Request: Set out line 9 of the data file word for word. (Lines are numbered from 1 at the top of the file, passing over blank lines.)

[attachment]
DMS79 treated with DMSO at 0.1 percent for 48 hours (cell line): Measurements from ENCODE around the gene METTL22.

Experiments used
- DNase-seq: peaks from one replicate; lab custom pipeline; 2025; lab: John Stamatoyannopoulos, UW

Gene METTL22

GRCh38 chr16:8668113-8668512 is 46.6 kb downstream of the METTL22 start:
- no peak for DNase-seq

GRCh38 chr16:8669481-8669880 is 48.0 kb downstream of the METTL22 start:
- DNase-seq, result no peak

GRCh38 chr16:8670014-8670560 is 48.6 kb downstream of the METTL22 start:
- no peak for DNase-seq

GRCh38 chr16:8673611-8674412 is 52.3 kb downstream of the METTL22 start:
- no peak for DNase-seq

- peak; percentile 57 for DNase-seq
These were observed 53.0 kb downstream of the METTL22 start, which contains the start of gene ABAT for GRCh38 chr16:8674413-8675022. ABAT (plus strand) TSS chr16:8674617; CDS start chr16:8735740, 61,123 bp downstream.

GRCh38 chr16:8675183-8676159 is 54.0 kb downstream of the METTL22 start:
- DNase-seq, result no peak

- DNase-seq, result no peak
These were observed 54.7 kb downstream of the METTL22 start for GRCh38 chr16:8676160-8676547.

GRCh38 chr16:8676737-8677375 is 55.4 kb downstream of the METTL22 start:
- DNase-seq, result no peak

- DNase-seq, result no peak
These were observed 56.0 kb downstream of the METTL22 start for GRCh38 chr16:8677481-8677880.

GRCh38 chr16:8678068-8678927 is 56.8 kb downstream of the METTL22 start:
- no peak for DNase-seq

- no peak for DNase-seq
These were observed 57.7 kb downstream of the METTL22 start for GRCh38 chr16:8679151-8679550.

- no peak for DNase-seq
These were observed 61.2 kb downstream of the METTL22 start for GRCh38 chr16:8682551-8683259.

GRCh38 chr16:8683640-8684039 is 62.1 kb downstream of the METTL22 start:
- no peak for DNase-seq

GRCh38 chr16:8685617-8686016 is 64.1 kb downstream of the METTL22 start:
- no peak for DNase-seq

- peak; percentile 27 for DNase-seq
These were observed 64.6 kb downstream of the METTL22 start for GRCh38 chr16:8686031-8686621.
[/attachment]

GRCh38 chr16:8670014-8670560 is 48.6 kb downstream of the METTL22 start: